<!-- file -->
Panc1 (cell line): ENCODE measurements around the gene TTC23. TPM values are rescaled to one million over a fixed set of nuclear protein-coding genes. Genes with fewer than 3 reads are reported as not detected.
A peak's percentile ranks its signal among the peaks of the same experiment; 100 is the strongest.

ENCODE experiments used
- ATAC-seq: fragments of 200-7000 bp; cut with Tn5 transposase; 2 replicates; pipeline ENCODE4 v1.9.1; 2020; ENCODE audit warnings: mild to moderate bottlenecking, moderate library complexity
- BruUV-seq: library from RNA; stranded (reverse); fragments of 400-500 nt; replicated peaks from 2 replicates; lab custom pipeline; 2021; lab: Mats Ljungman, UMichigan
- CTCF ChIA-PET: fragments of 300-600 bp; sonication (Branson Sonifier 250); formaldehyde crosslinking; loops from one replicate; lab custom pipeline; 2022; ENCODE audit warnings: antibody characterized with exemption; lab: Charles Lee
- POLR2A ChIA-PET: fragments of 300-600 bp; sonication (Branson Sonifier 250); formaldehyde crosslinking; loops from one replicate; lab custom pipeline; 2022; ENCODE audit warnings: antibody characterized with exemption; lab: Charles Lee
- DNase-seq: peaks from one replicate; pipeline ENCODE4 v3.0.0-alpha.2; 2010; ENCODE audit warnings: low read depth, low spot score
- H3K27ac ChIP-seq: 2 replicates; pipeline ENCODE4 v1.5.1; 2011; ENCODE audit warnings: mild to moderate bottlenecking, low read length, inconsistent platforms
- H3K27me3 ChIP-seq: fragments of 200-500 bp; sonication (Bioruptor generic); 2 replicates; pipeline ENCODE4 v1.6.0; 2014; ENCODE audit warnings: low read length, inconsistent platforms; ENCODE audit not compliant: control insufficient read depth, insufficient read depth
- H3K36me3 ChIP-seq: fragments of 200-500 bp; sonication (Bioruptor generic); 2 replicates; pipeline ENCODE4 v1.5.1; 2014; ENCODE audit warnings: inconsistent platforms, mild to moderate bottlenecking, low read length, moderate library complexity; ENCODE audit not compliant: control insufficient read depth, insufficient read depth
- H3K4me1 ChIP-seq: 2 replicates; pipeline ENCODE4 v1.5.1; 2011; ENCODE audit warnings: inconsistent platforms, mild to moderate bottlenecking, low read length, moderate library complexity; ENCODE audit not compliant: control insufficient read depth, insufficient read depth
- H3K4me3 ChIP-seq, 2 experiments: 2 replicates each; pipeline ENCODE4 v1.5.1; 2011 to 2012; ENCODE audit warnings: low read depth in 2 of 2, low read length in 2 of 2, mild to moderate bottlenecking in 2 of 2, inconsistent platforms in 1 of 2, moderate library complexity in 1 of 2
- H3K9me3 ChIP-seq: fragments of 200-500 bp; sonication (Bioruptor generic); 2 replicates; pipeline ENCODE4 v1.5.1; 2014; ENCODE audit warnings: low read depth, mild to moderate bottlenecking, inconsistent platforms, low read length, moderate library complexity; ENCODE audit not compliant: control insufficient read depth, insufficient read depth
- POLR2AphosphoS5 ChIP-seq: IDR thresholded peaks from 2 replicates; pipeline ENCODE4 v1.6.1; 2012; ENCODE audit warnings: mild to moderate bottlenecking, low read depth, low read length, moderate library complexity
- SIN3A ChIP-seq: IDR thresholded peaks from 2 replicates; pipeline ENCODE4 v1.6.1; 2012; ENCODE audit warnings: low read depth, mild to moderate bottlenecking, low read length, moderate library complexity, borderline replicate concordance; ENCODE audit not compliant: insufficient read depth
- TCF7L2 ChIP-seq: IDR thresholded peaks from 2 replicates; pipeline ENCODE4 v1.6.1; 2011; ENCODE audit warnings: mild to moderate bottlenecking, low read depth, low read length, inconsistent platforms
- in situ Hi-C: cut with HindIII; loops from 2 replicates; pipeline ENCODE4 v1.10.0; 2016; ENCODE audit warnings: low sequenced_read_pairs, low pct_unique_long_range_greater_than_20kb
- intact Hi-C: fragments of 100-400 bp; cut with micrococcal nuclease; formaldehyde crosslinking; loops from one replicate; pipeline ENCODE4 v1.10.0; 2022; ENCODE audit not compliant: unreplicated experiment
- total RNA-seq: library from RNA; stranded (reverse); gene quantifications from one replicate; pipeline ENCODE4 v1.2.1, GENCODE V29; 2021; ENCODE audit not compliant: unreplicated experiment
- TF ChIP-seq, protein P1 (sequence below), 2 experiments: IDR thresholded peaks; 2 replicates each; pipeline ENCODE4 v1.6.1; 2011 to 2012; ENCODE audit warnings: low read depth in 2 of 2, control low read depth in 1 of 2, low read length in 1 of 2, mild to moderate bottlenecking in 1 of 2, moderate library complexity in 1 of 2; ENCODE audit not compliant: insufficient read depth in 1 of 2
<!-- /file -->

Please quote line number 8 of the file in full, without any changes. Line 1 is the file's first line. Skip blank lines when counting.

- DNase-seq: peaks from one replicate; pipeline ENCODE4 v3.0.0-alpha.2; 2010; ENCODE audit warnings: low read depth, low spot score